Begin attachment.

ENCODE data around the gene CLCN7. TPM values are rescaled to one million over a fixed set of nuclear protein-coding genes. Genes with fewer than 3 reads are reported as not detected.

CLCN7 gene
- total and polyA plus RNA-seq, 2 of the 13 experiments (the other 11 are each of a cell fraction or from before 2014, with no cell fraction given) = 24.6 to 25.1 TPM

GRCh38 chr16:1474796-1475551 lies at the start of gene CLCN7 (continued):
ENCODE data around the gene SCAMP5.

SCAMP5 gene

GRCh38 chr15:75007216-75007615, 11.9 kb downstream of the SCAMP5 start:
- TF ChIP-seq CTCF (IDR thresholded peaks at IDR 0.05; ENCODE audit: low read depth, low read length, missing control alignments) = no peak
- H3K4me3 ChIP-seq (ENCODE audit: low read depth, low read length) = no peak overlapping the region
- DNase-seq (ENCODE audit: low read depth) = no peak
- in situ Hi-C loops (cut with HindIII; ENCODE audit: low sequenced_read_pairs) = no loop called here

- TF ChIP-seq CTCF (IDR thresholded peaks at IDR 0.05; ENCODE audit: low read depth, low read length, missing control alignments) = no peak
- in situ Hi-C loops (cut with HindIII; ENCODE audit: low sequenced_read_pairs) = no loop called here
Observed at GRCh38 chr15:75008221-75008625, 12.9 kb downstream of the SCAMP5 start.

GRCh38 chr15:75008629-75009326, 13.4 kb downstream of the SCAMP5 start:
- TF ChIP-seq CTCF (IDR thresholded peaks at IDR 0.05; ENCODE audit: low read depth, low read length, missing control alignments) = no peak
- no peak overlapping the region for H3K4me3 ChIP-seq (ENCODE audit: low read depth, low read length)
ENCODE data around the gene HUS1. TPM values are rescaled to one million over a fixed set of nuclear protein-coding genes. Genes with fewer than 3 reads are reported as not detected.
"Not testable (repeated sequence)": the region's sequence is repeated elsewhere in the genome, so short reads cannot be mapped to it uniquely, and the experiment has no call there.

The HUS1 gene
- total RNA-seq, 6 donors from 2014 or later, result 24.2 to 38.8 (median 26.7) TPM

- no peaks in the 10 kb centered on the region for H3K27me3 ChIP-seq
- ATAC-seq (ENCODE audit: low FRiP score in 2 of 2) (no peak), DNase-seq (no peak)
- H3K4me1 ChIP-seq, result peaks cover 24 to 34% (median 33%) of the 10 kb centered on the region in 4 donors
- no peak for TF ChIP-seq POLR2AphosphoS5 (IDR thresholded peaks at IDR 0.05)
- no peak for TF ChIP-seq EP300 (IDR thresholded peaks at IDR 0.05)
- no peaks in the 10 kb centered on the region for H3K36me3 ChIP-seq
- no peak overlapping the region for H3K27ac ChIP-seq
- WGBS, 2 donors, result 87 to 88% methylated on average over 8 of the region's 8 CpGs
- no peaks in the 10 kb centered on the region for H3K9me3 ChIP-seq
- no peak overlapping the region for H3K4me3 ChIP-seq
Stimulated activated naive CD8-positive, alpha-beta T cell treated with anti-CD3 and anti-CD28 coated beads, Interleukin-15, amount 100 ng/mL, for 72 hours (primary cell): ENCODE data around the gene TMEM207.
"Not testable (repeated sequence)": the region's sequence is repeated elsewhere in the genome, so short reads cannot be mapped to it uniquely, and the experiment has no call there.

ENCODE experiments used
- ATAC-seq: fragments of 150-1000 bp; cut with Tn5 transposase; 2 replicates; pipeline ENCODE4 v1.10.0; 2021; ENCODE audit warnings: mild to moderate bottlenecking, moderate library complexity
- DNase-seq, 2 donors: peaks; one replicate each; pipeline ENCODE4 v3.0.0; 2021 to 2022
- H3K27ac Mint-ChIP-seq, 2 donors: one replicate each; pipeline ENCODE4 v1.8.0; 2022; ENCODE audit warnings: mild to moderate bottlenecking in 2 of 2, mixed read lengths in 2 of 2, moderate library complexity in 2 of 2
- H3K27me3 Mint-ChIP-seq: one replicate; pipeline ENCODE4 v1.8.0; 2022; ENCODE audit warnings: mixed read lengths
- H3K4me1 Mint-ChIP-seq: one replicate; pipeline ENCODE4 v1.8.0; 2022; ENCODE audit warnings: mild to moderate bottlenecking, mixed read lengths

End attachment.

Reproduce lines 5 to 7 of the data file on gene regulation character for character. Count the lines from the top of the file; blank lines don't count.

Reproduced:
ENCODE data around the gene SCAMP5.

SCAMP5 gene

GRCh38 chr15:75007216-75007615, 11.9 kb downstream of the SCAMP5 start: